Echoing Luciana Berger, the Jewish MP for Liverpool Wavertree, Ryan blamed what she claimed was the Labour leadership’s “dereliction of duty” in the face of the “evil” of antisemitism, for her decision to resign.

In a stinging resignation letter, she said: “I cannot remain a member of the Labour party while this requires me to suggest that I believe Jeremy Corbyn – a man who has presided over the culture of anti-Jewish racism and hatred of Israel that now afflicts my former party – is fit to be prime minister of this country. He is not.”

BBC:  Three MPs quit Tory party to join Independent Group

Anna Soubry, Sarah Wollaston and Heidi Allen wrote a joint letter to Theresa May to confirm their departure.

The three held a press conference, criticising the government for letting the “hard-line anti-EU awkward squad” take over the party.

At a press conference on Wednesday, Ms Soubry criticised Theresa May for being “in the grip” of the Democratic Unionist Party and the pro-Leave European Research Group, and allowing Brexit to “define and shape” the Conservative Party.

She said: “The battle is over, the other side has won.

“The right wing, the hard-line anti-EU awkward squad that have destroyed every leader for the last 40 years are now running the Conservative Party from top to toe. They are the Conservative Party.”

The pro-Remain trio will join the new Independent Group – made up of eight Labour MPs who resigned from their party over its handling of Brexit and anti-Semitism – saying it represented “the centre ground of British politics”.

The PM said she was “saddened”, but her party would “always offer… decent, moderate and patriotic politics”.

Brexit continues to split parties in the UK.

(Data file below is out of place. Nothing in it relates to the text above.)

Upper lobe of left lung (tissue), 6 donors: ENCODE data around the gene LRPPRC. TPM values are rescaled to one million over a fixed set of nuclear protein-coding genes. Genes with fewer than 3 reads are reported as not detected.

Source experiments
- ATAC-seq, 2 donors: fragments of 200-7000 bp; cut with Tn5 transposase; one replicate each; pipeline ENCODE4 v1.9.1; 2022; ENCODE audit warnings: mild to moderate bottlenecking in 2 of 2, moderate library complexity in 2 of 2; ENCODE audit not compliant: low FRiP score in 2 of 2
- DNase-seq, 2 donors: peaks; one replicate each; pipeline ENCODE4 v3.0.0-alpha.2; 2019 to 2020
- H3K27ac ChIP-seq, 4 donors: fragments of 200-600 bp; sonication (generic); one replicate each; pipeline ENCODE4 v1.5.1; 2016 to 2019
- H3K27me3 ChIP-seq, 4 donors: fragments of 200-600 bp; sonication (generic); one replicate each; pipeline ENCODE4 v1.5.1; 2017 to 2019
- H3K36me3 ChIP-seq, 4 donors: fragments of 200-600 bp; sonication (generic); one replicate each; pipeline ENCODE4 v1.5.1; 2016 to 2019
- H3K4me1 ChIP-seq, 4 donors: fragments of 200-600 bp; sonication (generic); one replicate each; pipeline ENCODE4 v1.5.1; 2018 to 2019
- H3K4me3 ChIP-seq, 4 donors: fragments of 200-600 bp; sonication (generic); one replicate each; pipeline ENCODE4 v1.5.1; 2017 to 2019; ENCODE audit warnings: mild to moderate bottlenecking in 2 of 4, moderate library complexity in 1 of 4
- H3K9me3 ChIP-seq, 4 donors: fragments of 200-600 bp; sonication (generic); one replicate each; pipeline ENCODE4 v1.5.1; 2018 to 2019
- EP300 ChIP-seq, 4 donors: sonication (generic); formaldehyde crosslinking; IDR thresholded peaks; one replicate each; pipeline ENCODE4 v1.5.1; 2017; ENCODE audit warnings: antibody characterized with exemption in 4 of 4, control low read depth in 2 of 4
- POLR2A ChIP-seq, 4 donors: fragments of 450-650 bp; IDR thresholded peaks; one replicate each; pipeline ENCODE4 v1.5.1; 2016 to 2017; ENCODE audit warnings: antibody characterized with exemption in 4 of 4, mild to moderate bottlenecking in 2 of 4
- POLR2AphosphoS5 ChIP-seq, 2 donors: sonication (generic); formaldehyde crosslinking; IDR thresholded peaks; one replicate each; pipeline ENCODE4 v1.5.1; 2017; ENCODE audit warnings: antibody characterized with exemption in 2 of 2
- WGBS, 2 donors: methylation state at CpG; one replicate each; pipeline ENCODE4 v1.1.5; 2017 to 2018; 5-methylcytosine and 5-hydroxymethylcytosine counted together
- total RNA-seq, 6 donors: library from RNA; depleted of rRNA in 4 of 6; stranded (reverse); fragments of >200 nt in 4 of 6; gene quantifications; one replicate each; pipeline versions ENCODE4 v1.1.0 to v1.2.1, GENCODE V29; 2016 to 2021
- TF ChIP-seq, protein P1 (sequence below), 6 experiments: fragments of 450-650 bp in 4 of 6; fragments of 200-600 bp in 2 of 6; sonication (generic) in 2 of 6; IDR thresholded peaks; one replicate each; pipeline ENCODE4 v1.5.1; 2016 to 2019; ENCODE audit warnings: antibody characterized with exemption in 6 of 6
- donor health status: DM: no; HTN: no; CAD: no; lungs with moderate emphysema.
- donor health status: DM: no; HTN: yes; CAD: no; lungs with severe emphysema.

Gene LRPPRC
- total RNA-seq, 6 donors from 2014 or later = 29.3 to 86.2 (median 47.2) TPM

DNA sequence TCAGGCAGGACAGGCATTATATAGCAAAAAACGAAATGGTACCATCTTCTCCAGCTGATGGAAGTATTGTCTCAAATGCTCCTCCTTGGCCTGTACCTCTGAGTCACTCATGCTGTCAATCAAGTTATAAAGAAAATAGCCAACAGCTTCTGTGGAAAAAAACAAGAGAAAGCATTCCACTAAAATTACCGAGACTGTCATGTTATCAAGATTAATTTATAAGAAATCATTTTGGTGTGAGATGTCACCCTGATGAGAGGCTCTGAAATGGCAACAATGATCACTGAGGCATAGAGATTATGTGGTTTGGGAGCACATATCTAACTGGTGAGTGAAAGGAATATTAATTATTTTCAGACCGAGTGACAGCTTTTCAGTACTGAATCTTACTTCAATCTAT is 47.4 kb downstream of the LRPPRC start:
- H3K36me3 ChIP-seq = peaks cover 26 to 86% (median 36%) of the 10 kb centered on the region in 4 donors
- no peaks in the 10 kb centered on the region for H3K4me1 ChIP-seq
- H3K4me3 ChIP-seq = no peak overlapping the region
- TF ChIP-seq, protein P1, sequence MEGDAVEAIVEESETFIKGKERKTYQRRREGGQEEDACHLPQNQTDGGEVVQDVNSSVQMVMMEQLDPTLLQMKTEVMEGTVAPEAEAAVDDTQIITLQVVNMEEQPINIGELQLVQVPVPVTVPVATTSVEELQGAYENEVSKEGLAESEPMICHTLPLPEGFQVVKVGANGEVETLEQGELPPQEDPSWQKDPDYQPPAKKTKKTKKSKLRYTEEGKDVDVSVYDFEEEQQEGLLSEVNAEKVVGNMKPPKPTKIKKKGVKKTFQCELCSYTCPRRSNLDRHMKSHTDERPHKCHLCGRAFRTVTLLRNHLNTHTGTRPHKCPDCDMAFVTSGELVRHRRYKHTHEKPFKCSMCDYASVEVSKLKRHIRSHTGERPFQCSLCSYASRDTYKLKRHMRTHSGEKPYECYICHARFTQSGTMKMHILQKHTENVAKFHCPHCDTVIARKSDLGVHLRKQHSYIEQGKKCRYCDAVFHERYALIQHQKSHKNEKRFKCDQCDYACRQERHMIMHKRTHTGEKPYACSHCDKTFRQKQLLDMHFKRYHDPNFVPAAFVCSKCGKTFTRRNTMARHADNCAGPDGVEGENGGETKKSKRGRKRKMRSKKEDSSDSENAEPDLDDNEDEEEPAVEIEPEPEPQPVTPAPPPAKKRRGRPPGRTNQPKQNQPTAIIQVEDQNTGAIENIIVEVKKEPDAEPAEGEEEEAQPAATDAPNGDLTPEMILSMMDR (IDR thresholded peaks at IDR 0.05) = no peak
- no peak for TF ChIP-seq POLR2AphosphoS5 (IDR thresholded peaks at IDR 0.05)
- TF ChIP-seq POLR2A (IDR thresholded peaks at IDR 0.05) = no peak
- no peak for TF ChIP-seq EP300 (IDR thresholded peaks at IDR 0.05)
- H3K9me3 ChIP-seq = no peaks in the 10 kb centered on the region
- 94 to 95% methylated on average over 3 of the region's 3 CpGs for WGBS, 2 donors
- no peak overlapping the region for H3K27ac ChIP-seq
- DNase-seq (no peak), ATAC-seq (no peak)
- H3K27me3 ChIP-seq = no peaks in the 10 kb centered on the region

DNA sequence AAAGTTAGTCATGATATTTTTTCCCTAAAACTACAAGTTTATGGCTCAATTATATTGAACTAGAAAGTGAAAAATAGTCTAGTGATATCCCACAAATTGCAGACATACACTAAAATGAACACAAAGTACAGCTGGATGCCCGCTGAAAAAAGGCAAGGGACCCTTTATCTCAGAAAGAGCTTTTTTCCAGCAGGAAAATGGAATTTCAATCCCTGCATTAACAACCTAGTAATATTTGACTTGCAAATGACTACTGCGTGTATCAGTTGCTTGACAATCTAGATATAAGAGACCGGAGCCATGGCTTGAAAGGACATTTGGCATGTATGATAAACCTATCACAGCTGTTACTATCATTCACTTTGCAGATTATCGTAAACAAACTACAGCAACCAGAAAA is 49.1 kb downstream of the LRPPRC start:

UK – “Huawei risk can be managed”

Last November the New Zealand GCSB turned down Spark’s proposal to use Huawei equipment in it’s new 5G network. UK security chiefs say thaat the Huawei risk can be managed.

RNZ (30 November 2018) – Huawei 5G decision: Everything you need to know

The GCSB blocked Spark’s bid to use its equipment in the new 5G network and now the Chinese tech company is seeking an urgent meeting with the government.

GCSB Minister Andrew Little said the decision to turn down the overseas network provider was because the technology was too risky – not because the company is Chinese.

Mr Little won’t reveal what significant national security risks Huawei poses saying the information was classified.

But he said the decision had nothing to do with Huawei’s close ties to the Chinese government.

Paul Buchanan (RNZ 29 November) – Huawei vs Five Eyes: NZ diplomatic ties at centre of dilemma

The Government Communications Security Bureau’s (GCSB) decision to recommend against using Huawei equipment for the 5G rollout because of national security concerns underscores the strategic role commercial telecommunications plays in modern society.

It also exposes the disconnect between local telecommunications providers and the Five Eyes signals intelligence network, as well as that between career intelligence professionals and the politicians who oversee them.

Now (BBC): Huawei risk can be managed, say UK cyber-security chiefs

Any risk posed by involving the Chinese technology giant Huawei in UK telecoms projects can be managed, cyber-security chiefs have determined.

The UK’s National Cyber Security Centre’s decision undermines US efforts to persuade its allies to ban the firm from 5G communications networks.